Make Your Wireless Computer Connect Only To Your Network

WiFi networking is designed like the Internet – lossy. That is, it’s expected to fail, and designed with recovery mechanisms built in. Your WiFi signal is lossy.

The signal emitted by your WiFi router is very light, intended to allow coverage distances based upon feet – not miles, as a broadcast radio or TV station. WiFi, as with radio and TV, radiates in a spherical pattern. Very few business or residential properties are spherical shaped. Locating a WiFi access point on your property, to provide coverage to all of your property, is not a simple task.

If you carry your WiFi equipped laptop around your house enough, eventually you will find a dead spot – somewhere with no signal, or not enough signal to provide enough bandwidth. You can do several things to work around this problem.

  • Move the laptop, to find a better signal.
  • Relocate the existing WiFi router or WiFi Access Point (WAP), to give a better signal where it’s needed.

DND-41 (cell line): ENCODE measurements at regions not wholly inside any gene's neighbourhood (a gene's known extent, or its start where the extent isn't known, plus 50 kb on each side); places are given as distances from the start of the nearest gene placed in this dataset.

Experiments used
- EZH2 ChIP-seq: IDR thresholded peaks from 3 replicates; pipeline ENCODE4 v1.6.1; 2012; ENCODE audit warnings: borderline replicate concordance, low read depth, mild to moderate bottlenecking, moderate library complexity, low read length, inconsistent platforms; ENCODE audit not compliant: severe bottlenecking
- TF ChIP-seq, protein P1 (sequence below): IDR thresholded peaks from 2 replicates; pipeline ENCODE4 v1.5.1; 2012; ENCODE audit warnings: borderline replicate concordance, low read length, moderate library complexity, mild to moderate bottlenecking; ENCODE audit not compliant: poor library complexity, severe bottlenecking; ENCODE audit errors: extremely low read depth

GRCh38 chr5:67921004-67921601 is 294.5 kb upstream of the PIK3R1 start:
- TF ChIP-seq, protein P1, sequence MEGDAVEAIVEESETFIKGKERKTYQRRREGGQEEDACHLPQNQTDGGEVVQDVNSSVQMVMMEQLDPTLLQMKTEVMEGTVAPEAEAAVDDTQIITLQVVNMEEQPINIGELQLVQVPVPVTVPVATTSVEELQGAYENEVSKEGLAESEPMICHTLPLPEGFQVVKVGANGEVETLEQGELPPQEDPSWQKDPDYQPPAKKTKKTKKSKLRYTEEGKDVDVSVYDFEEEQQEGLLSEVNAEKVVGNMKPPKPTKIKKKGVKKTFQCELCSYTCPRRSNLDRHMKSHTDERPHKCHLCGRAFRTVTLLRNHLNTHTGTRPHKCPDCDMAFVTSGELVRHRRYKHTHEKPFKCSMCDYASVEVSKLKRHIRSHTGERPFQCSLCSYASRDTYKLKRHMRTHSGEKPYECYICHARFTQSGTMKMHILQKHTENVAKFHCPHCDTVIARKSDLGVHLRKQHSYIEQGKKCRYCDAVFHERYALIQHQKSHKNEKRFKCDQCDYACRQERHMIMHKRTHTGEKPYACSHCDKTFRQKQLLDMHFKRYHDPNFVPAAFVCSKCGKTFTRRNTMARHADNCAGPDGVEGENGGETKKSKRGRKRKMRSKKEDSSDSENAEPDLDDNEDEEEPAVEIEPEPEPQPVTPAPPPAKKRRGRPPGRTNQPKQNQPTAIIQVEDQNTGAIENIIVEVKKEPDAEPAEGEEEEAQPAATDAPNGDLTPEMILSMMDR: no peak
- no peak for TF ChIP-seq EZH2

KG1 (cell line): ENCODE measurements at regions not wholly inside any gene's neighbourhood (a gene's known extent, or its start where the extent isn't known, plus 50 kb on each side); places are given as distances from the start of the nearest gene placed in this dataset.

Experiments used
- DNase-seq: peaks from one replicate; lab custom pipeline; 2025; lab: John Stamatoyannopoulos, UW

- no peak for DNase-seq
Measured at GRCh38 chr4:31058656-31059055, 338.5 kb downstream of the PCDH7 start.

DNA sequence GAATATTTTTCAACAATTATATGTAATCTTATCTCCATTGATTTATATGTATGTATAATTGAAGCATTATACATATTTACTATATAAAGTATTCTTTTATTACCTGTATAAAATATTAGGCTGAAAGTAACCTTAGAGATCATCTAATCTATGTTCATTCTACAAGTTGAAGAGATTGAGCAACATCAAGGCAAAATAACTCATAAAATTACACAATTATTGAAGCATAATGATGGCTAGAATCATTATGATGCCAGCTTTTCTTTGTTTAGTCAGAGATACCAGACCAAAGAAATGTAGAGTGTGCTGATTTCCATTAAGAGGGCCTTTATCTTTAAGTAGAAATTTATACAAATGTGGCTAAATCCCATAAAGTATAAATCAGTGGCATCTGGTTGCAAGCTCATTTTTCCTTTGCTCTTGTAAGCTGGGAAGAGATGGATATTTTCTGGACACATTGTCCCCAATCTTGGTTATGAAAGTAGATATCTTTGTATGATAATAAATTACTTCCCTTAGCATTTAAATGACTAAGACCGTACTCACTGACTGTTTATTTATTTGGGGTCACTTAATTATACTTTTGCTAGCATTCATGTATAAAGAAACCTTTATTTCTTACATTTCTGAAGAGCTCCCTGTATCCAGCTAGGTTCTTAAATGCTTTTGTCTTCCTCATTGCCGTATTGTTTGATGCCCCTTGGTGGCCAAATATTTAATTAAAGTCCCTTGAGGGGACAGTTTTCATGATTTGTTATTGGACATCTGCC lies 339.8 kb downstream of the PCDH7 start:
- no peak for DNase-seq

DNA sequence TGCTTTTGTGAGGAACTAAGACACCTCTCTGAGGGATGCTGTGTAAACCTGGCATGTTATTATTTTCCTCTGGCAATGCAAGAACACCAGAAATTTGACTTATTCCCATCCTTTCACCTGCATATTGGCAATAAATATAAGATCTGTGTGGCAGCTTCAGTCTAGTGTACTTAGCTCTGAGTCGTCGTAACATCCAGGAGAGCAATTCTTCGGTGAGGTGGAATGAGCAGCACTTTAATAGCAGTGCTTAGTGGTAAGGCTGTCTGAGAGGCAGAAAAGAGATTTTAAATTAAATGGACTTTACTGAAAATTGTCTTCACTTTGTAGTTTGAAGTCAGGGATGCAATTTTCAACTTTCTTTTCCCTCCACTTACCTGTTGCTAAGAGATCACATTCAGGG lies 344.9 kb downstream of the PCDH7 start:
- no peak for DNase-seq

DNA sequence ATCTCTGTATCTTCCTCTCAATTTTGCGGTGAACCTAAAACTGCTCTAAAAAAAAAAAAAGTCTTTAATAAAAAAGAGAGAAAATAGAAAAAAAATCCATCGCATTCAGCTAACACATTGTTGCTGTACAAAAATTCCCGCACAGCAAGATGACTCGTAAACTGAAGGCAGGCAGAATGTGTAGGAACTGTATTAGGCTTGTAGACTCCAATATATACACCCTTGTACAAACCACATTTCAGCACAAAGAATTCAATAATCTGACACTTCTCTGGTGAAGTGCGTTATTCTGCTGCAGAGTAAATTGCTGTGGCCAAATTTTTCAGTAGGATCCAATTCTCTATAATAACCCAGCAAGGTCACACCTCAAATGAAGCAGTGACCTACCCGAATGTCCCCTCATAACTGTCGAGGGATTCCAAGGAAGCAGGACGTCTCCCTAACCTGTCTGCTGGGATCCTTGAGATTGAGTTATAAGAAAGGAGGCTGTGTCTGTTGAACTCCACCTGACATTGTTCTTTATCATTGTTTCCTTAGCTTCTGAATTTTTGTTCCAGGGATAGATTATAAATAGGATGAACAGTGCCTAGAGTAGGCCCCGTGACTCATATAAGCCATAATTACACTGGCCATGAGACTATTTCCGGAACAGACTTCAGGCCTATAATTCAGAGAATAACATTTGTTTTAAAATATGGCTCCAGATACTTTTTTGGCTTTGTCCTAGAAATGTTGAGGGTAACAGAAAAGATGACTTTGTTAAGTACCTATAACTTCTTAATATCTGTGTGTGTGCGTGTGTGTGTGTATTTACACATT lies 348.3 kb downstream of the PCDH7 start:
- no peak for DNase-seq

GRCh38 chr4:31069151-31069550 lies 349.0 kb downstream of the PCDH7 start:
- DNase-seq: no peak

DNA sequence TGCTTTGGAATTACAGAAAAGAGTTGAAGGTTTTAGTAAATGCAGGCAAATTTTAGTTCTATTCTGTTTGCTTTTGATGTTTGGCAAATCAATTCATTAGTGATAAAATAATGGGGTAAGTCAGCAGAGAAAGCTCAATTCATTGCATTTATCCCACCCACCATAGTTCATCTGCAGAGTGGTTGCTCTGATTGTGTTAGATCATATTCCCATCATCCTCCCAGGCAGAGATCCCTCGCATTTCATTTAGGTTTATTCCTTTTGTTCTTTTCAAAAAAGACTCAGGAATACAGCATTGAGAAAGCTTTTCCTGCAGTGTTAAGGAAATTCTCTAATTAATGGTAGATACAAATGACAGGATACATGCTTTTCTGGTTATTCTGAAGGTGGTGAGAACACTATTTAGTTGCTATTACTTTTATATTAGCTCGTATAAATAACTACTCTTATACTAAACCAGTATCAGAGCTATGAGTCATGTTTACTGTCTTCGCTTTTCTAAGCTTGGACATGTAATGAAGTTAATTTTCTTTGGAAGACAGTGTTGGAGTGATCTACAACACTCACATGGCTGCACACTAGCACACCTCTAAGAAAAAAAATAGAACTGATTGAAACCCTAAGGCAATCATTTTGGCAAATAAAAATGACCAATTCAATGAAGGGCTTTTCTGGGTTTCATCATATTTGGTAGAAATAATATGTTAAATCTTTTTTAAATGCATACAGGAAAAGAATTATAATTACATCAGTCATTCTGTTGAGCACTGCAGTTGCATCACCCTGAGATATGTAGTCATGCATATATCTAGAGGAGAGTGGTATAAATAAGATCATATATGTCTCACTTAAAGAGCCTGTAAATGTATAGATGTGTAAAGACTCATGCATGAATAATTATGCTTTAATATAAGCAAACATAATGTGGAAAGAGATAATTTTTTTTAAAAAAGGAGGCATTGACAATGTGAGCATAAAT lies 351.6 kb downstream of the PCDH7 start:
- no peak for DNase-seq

• Install a second (or third) WAP, connected as the first, to your LAN.

Say you like the third solution better, and now you have 2 WAPs. If you put both WAPs on different channels (so they don’t cause interference to each other), and assign them the same SSID, you’ll be free to move around, and the laptop wil automatically connect to which ever WAP is stronger, at any location. That’s called roaming – it’s a lossy solution, and it works well (within the limits of channel saturation).

However, there’s a catch here. Whether you have a WiFi LAN with 1 WAP, 2 WAPs, or a dozen, if you don’t setup your WiFi LAN properly, your laptop could just as easily connect to your neighbor’s WiFi LAN. That could have various consequences.

  • You could end up with a connection thru a different ISP, with no access to services from your ISP.
  • You could end up on a different LAN, with no access to your other computers.
  • You could be arrested for leeching WiFi (stated to be illegal in some jurisdictions).

If you setup your WiFi LAN properly, this won’t be a problem. Whether you have only one WAP, or a dozen.

  1. First, setup the APs. If you have more than one AP, use the same SSID, and security settings, to allow roaming by the clients.
    1. Give your SSID a unique value, but don’t use your name, phone number, or address.
    2. Enable the SSID beacon on each of your access points.
  2. Next, setup each client.
    1. Designate your SSID as the only Preferred SSID.
    2. Disable the option to “Automatically connect to non-preferred networks”.

Having done all of this, and with a carefully setup, and a properly secured, WiFi LAN, enjoy the freedom.

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